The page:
Reporter: Aaron Brackett
TUCSON (KGUN9-TV) - Swerving to work trying to save shocks and struts may soon be a thing of the past in Pima County. According to County Administrator Chuck Huckleberry, the county's roads are going downhill fast, but there is a solution in the works.
"What we have seen is significant deterioration between 2007 and 2011," said Huckleberry. "We used to say that there were 22% of our major streets in poor shape or needing reconstruction, and now that has grown to about 60%."
Tuesday morning, the Pima County Board of Supervisors discussed how to tackle the growing pot hole problem. In the meeting, Huckleberry outlined 5 options to supply 5 million dollars to repair roads with four of those options involve moving money from one part of the budget to another. The fifth option involves getting Phoenix to stop tapping into the county's highway user revenue funds...something driver Mike Hellen says needs to stop.
"Its interesting, the legislature brags about how they balance the budget, but they don't tell the voters how they balance it," exclaimed Hellen. "By not just diverting HURF funds, but as we mentioned here this morning how they have been cramming down costs to the cities and the counties and I think more public attention needs to be given to that circumstance."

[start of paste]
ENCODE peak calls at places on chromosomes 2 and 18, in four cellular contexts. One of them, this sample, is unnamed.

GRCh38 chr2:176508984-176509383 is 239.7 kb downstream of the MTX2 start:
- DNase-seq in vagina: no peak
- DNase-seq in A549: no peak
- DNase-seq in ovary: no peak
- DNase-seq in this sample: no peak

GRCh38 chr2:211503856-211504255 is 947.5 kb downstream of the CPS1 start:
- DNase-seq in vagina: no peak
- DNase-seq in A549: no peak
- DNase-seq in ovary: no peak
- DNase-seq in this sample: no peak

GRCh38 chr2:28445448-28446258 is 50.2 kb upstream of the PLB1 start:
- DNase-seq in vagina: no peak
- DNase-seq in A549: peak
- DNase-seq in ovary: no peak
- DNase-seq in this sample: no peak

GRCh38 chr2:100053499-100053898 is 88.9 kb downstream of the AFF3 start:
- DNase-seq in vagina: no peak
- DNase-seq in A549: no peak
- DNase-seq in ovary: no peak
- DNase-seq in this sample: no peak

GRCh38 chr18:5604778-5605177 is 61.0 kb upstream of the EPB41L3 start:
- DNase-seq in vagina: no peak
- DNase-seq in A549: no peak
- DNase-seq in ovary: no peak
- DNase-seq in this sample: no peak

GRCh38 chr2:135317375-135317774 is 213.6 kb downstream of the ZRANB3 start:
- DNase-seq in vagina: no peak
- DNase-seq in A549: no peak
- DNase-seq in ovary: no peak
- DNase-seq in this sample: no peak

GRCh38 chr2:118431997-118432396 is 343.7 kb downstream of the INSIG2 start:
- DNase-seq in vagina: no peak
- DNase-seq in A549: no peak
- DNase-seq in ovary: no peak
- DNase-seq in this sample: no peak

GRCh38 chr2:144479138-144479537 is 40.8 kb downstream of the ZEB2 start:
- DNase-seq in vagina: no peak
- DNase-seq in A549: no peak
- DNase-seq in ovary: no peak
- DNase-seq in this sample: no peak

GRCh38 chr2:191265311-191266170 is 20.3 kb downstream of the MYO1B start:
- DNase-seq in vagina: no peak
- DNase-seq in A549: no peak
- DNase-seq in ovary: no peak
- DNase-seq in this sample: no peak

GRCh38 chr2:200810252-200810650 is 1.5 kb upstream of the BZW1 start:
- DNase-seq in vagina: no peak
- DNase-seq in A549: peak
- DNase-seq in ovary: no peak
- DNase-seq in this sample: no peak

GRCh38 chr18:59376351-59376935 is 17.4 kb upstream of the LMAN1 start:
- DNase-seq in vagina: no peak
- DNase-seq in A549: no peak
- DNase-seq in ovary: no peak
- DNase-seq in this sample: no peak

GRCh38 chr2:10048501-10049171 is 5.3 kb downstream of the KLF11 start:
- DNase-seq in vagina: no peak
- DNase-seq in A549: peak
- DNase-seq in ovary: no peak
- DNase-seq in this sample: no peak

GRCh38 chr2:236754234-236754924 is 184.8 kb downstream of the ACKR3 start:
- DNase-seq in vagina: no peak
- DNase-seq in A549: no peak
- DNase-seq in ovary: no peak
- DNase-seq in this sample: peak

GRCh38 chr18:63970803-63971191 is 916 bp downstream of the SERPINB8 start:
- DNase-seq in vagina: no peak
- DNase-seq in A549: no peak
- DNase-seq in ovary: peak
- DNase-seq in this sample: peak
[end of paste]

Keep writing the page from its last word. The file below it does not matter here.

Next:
No matter how they decide to pay for repairs, Jay Deangeli calls today's meeting a nice start after putting up with old roads for 17 years.
"The county tells us that they are not repairable any longer so its just a matter of patching up the holes and keeping them glued together," said Deangeli. "We are in hopes that one day we can get a repaving program going in our neighborhood and have something we can work with."
Board member Richard Elias said the county transportation officials would make the decision of which roads to repair, but heavier traveled streets will be repaired first.
9 OYS asked Board Member Richard Elias if state legislature taking county funds is the root of the pothole problem. "I would say that is the root of the problem when you look at it, explained Elias. "You are really talking about the better part of 80 million dollars being taken away from Pima county and all of the jurisdictions in Pima county. It's a huge amount of people and the taxes that they pay that are going for other things that the legislature deems are more important."